This is not a rant. This is not a rave. For this post, I am using my quiet voice. Yes…I have a quiet voice.
A fellow celiac notified me that NBC was running a Super Bowl ad immediately following the end of the game promoting NASCAR. The Super Bowl is seen by over 100 million people. So yeah…it’s a pretty big audience.
You can already see where this is going. In this ad, they poke fun at what else? Gluten of course. I mean, why not. It’s the hip thing to do these days, so why should they rise above the bottom feeders? And yes…I’m still using my quiet voice.
Before I go any further, I’d like you to watch the ad:
If you cannot see the above video, you can see it here.
They have a cool concept, a funny actor and a huge audience. They could have selected one out of 1,000 things that related to America being “soft” that would have still been humorous. But they chose gluten. Why?
You’d think I’d get used to these things, but each time hits me to the core. But after the Joy Behar calamity last week (which of course followed all of the other calamities our community has had to put up with), I wasn’t sure if I should even approach this ad, for a number of reasons.
One, I want to avoid the whole “boy who cried wolf” thing and not jump every time someone slams gluten-free. It gets mundane…even for me. I have a lot to offer this community and don’t want to be known for simply calling others out. I like bringing positive attention to our disease much more than this crap.
And two, I’m not sure how much fight is left in me. I’ve been advocating for over three years now and instead of the jokes at our expense getting better, they’re actually getting worse. And when I post something like this, I get a lot of shit from a lot of people, many who see the world through their eyes only and if it doesn’t affect them personally, why should they care. So the question becomes…is it even worth the fight?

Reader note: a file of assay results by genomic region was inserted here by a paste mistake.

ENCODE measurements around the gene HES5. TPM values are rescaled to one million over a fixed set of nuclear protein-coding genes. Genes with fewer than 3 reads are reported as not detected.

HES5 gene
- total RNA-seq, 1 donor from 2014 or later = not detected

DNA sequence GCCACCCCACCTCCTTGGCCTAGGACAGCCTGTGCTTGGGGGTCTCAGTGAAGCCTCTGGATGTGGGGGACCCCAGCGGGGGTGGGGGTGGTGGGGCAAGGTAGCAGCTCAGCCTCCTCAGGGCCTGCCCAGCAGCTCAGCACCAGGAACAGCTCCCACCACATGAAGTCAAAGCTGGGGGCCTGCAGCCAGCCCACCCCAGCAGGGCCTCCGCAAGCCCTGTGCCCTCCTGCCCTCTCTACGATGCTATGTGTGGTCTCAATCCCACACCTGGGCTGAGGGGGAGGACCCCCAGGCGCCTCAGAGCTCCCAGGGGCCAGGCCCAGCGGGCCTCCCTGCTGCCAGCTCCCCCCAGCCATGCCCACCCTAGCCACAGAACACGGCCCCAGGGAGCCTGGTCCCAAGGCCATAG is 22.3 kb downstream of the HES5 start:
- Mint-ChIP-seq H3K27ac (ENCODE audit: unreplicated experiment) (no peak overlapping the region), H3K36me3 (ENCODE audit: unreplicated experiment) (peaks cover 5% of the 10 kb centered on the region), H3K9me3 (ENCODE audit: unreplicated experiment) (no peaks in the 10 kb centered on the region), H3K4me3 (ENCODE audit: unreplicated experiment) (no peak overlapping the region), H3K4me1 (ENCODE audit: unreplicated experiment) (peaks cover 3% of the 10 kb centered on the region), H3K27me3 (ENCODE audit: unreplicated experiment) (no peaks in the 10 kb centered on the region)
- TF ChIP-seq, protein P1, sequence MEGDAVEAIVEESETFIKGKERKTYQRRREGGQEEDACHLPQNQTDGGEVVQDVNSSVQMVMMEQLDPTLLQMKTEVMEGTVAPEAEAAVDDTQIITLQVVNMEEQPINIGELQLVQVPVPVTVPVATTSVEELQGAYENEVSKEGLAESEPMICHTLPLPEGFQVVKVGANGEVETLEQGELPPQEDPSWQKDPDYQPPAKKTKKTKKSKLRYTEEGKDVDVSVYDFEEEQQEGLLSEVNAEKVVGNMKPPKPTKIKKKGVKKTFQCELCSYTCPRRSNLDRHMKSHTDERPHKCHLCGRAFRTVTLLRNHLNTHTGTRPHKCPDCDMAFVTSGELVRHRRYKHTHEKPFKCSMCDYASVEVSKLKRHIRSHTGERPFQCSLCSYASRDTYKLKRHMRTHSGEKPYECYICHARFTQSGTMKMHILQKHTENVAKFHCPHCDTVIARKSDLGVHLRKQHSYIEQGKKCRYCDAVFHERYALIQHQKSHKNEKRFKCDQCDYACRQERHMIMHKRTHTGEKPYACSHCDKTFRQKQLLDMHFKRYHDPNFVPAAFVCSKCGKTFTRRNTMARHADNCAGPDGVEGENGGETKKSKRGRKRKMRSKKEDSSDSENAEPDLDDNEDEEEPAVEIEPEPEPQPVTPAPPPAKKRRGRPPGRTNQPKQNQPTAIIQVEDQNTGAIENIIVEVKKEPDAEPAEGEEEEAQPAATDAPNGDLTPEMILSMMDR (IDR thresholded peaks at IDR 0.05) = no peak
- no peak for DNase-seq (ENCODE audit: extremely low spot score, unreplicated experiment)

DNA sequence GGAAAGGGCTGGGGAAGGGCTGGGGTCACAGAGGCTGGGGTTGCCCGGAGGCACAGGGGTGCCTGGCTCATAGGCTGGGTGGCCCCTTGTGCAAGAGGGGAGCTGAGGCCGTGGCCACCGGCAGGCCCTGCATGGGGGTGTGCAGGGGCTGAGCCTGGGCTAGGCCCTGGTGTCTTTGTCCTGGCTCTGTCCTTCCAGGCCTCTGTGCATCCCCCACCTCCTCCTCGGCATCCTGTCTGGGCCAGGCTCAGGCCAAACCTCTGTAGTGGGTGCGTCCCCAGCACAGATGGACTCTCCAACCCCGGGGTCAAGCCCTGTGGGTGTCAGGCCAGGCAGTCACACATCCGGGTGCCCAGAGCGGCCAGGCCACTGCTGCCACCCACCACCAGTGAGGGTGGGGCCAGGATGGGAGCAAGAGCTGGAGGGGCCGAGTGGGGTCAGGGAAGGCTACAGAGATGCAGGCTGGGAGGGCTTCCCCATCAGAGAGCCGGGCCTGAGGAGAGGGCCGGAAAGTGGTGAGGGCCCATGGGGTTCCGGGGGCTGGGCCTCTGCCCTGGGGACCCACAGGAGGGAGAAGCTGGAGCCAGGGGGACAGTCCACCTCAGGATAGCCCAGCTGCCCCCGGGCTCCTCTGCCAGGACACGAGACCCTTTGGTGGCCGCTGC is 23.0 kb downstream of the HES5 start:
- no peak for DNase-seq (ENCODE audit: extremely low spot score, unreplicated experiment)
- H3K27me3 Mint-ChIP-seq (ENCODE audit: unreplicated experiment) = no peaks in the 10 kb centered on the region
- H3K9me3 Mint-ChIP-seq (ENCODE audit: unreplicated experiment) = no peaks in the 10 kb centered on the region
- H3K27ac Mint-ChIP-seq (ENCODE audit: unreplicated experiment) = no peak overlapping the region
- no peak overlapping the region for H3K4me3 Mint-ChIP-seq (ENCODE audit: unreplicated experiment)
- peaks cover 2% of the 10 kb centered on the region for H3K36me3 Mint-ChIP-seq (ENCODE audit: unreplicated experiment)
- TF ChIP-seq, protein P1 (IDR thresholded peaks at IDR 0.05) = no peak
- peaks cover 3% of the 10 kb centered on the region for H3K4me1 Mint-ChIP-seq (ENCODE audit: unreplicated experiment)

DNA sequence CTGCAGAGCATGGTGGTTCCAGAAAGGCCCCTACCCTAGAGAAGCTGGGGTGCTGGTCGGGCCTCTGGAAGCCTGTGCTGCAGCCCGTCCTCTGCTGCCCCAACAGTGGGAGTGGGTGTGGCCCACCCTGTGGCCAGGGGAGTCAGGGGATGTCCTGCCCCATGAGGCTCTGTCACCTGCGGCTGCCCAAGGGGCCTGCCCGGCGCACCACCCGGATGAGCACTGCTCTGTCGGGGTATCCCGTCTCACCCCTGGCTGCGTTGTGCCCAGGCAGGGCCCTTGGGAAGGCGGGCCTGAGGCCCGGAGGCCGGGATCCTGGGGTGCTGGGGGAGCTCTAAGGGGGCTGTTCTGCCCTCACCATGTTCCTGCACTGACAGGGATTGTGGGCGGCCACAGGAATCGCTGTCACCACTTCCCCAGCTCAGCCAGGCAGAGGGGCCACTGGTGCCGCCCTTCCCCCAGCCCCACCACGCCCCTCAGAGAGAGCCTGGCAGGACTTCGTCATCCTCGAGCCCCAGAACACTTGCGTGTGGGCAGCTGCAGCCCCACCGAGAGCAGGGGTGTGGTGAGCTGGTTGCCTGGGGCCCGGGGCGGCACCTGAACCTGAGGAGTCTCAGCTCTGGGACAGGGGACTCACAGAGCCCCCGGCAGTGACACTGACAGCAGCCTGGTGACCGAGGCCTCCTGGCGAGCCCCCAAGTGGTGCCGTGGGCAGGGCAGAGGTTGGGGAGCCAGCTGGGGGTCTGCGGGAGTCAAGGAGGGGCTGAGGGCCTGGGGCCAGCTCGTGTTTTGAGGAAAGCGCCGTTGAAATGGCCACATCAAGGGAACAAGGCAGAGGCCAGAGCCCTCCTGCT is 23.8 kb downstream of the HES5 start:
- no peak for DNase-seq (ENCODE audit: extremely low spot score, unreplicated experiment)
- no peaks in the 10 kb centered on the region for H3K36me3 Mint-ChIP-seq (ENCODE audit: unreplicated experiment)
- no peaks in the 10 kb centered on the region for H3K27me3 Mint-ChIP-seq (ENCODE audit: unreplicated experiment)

But then I think about the hoards of emails I receive and the plethora of comments left on this blog. And yes, I just used the words hoards and plethora in the same sentence.
I think about all of the gluten-free children getting bullied for being “different”, when all they want to do is feel better and fit in. I think about all of the people who have gotten sick at restaurants because the kitchen and/or the staff do not take us seriously. I think about all of those walking around undiagnosed and suffering because they only listen to what is in the media. I think about all of the people in the past who have died prematurely when going gluten-free MAY have been their saving grace.
The fact is…I’m tired of being the butt of jokes from ignorant people. Yeah…I can handle it just fine. I’m a big boy. But it’s not just about me. It’s for all of those people I just mentioned in the above paragraph. It’s for those who don’t have a voice. Who are sick. And tired. And sick and tired of the lack of empathy for those silently suffering.